However, the repeal of the ISA was not entirely altruistic. In one of his speeches, Najib Razak mentioned that the law was no longer politically beneficial to the Barisan Nasional coalition at the time. He said:
"If you put someone in under ISA, it doesn't kill them politically. Instead, it enhances their political career”.
This indicates that the ISA was abolished not because of its draconian and unnecessary nature, but because it no longer serves its political purpose adequately.
After SOSMA was enacted, the PH coalition led by Mahatir Mohamad criticised the law as being draconian and infringing human rights standards and promised to repeal the SOSMA in one of his speeches prior to the 2018 General Election.However, the promise was not kept when PH became the government. Muhyiddin Yassin, who at the time was the Minister of Home Affairs, denied claims that they (PH) had promised to repeal SOSMA in their manifesto and said that such laws were still needed for national security.
SOSMA as the Lesser Evil or ISA Rebranded?
To figure out if the SOSMA is the lesser of the two evils, we must examine its legal machinery and how it is open to abuse.
The ISA, through a series of amendments, had extended the powers of the Executive and stripped the available judicial safeguards for detainees. Once a person is detained under the ISA, he has no effective recourse to legal protection nor any opportunity to establish that he is innocent of the accusations levelled against him. As such the ISA is contrary to fundamental principles of human rights, including the right to liberty, right to freedom from arbitrary arrest, right to be informed of the reasons for arrest, right to the presumption of innocence, and right to a fair and open trial in a court of law.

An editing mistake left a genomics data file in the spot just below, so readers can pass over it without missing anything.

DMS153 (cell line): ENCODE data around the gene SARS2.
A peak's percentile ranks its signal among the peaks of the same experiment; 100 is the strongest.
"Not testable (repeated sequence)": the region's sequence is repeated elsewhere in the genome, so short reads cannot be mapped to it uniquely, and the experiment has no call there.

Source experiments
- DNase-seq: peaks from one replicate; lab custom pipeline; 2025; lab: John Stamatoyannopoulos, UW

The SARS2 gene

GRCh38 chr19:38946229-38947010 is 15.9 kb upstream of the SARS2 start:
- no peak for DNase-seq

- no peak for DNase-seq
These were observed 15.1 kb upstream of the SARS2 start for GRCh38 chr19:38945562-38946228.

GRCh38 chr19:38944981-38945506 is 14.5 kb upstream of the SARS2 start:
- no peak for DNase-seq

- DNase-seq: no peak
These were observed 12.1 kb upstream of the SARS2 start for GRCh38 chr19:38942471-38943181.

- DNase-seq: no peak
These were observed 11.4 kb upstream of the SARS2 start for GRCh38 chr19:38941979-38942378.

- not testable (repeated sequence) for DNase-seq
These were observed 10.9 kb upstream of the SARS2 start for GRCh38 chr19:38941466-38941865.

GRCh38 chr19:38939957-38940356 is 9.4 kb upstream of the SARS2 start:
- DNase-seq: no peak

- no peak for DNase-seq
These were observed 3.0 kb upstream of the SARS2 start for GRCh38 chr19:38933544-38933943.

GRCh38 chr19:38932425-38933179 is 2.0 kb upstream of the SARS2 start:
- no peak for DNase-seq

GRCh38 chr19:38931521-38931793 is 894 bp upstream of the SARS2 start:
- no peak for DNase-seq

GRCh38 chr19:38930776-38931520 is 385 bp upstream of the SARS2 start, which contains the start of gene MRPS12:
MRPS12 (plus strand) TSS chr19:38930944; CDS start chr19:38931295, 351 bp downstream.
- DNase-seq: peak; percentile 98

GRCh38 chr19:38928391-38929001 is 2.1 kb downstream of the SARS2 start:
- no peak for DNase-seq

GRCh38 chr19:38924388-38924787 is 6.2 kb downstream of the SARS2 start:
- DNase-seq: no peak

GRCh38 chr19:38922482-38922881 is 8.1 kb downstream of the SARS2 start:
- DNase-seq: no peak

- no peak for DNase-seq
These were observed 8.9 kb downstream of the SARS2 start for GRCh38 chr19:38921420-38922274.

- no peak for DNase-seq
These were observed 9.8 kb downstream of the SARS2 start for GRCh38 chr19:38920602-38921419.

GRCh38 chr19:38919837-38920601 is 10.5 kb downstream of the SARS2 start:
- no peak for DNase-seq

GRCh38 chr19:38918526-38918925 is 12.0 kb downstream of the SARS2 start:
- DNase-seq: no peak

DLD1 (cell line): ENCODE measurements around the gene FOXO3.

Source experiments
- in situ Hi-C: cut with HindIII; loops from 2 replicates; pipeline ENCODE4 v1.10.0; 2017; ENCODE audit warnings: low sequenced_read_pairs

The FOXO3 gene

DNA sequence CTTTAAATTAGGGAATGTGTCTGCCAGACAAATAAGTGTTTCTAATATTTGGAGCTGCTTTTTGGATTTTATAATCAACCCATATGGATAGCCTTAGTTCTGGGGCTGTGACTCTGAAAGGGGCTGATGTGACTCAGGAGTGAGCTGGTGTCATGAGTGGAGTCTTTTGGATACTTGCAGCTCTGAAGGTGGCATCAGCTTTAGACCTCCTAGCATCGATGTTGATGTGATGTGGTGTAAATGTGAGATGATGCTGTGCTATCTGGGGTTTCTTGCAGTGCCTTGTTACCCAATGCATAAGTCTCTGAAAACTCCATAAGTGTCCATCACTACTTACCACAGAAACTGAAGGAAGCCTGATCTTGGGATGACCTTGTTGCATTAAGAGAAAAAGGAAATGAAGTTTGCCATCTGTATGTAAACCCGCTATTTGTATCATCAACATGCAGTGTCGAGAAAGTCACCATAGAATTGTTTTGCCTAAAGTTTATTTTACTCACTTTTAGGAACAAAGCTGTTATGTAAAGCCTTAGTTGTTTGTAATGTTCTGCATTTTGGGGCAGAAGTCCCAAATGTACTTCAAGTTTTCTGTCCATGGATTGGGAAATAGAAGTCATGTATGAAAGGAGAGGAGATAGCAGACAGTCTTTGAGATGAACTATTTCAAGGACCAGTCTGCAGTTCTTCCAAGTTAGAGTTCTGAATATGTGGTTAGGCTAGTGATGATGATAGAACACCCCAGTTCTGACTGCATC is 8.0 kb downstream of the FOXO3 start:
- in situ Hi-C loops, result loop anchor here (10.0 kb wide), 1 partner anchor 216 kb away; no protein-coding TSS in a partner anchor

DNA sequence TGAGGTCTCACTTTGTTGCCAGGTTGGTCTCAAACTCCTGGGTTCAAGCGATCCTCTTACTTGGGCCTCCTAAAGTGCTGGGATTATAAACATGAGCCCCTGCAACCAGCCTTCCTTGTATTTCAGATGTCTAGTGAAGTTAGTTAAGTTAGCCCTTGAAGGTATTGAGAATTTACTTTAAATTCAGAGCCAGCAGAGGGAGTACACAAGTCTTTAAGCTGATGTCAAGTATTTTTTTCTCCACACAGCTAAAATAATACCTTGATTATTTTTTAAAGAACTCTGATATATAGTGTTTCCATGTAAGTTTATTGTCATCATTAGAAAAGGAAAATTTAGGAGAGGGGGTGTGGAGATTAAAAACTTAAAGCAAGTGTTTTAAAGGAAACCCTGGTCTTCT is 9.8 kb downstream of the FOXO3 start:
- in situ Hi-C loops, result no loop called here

Is the SOSMA similar to the ISA?
SOSMA and ISA are similar in terms of arrest and detention powers whereby a police officer can arrest a person without a warrant if he believes that the person was involved in an offence under the preventive detention laws. However, the SOSMA does require the officer to inform the detainee of the grounds of arrest.
The officer is also required to inform the detainee’s next-of-kin and allow the detainee to consult a legal practitioner immediately. This is significantly better than the ISA as it somewhat protects rights of the detainee during arrest. Nevertheless, these improvements may be seen as empty gestures. For example, the police may delay informing the detainee’s next-of-kin or communications to a legal practitioner up to 48 hours if instructed by an officer above the rank of Superintendent of Police.
Summarily, the SOSMA does seem to have less teeth than ISA. However, provisions that allow the installation of electronic monitors and interception of communication between the detainee and the outside world can be seen as a breach of privacy and modernisation of security laws.